Overall, significantly less Australians are dying from the combination of melanoma and cardiovascular-related diseases than are Americans, which could be in part due to their increased sun exposure (among other factors).

If the data is indeed indicative of this, people should be worrying more about heart disease than they do melanoma, which means spending more time exposed to the sun rather than covering up with hats, shirts, and sunscreen.

But not all experts agree.

“‘I don’t argue with their data,” David Fisher, chair of the dermatology department at Massachusetts General Hospital, told Outside. ‘But I do disagree with the implications.’ The risks of skin cancer, he believes, far outweigh the benefits of sun exposure. ‘Somebody might take these conclusions to mean that the skin-cancer risk is worth it to lower all-cause mortality or to get a benefit in blood pressure,’ he says. ‘I strongly disagree with that.’ It is not worth it, he says, unless all other options for lowering blood pressure are exhausted.”

maxresdefault5
Julian Wilson follows the doctors’ orders with his Sunbum blend.

Meanwhile, Weller isn’t the only scientist who has come to sun-positive conclusions.

“Pelle Lindqvist, a senior research fellow in obstetrics and gynecology at Sweden’s Karolinska Institute, tracked the sunbathing habits of nearly 30,000 women in Sweden over 20 years,” says Outside. “Originally, he was studying blood clots, which he found occurred less frequently in women who spent more time in the sun—and less frequently during the summer. Lindqvist looked at diabetes next. Sure enough, the sun worshippers had much lower rates. Melanoma? True, the sun worshippers had a higher incidence of it—but they were eight times less likely to die from it.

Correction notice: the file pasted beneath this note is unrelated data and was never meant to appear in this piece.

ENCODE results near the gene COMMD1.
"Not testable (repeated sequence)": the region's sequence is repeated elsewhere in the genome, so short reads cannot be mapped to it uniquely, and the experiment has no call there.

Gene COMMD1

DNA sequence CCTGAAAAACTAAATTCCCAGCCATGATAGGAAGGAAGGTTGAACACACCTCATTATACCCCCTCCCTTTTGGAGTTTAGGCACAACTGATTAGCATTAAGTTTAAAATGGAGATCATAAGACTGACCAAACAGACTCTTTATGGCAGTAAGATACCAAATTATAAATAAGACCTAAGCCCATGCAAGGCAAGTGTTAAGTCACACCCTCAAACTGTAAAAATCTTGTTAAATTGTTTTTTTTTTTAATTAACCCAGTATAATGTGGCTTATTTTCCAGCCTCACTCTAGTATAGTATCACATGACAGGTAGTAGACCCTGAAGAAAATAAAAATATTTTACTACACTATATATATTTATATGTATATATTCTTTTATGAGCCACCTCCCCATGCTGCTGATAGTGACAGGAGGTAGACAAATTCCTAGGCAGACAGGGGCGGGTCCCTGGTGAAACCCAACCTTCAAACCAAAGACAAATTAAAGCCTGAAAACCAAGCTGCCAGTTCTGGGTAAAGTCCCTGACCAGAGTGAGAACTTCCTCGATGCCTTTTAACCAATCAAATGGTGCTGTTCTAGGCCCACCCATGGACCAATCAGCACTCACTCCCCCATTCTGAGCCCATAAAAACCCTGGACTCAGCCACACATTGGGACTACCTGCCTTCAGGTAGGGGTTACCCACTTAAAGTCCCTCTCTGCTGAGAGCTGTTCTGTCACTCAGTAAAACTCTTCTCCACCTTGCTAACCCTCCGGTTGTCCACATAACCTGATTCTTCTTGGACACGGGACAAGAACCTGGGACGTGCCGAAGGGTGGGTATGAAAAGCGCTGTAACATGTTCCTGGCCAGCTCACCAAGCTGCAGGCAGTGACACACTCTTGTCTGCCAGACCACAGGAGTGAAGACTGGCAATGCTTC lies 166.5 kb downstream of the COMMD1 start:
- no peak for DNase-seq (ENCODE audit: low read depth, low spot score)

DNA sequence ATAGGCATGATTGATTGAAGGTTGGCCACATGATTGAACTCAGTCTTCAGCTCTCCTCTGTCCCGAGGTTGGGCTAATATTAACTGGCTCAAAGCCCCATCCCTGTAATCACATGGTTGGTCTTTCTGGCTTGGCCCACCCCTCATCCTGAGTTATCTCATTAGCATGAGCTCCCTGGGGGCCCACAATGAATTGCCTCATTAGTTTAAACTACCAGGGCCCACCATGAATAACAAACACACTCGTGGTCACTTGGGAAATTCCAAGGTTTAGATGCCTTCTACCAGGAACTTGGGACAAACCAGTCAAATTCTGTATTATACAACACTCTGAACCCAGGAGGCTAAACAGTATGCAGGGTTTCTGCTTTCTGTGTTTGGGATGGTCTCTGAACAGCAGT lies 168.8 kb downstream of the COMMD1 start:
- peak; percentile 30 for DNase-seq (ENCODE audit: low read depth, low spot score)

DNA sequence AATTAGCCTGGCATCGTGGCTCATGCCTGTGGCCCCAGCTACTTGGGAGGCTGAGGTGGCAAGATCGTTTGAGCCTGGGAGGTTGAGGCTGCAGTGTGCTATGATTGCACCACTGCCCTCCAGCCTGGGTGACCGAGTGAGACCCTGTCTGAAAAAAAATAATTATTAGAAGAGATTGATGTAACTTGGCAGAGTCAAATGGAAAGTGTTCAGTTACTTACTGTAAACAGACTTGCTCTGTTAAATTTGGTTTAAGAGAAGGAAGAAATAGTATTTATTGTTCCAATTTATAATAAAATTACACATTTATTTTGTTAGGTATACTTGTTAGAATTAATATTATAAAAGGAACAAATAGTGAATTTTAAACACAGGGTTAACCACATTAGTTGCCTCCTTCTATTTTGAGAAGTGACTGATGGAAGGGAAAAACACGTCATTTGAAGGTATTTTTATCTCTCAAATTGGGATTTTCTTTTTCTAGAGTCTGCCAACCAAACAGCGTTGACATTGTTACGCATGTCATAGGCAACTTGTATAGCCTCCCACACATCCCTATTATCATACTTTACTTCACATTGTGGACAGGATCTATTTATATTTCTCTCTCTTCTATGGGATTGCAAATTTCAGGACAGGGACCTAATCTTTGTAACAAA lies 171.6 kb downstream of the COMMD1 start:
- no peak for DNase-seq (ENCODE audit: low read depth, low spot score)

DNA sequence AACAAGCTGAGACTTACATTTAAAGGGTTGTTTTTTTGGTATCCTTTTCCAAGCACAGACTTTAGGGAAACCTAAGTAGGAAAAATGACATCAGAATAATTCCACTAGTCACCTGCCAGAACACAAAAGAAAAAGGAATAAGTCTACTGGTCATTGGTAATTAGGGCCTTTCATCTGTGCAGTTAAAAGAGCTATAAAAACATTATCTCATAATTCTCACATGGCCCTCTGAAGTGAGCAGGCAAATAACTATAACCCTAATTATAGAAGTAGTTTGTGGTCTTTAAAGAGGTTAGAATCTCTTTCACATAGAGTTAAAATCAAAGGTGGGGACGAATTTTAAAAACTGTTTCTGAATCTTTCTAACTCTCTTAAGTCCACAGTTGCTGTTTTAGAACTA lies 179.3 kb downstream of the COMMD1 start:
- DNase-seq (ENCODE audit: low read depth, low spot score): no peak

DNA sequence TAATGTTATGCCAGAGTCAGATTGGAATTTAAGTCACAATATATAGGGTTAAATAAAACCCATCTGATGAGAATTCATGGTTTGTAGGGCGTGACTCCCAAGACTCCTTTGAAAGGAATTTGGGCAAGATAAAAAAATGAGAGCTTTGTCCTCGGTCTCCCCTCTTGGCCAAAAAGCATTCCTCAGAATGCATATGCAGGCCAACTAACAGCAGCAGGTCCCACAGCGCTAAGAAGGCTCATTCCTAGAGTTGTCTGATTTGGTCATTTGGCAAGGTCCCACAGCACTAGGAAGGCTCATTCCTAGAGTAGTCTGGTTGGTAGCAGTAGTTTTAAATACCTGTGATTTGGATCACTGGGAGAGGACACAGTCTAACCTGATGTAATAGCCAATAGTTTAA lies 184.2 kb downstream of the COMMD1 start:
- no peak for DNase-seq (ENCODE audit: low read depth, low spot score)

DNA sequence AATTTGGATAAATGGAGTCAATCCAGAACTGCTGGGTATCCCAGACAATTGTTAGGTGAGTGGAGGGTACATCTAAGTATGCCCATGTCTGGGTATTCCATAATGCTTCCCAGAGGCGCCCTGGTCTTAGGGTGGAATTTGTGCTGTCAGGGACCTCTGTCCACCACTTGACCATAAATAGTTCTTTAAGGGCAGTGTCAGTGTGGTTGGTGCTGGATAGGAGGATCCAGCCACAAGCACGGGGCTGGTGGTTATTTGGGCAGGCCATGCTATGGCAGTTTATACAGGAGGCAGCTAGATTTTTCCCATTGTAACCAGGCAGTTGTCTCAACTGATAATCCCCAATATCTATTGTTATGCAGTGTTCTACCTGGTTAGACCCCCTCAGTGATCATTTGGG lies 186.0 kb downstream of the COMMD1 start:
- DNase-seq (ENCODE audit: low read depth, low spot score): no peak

“So Lindqvist decided to look at overall mortality rates, and the results were shocking. Over the 20 years of the study, sun avoiders were twice as likely to die as sun worshippers.”

Outside posited that with all things considered, the avoidance of sun exposure has a risk factor on par with smoking, in terms of life expectancy.

So how does this make any sense? As long as I can remember, doctors have been telling me to cover up and protect myself from the fiery ball of death. Now we’re being told that sun exposure actually does more good than harm?

“It’s completely intuitive,” says Weller. “Homo sapiens have been around for 200,000 years. Until the industrial revolution, we lived outside. How did we get through the Neolithic Era without sunscreen? Actually, perfectly well. What’s counterintuitive is that dermatologists run around saying, ‘Don’t go outside, you might die.’”

Mick151210 mick 2717 ryan chachi craig main
In his lifetime Mick Fanning has grappled with a Great White Shark, yet he still takes the precaution of applying his Vertra tint.

So what does this mean for surfers?

Probably not much.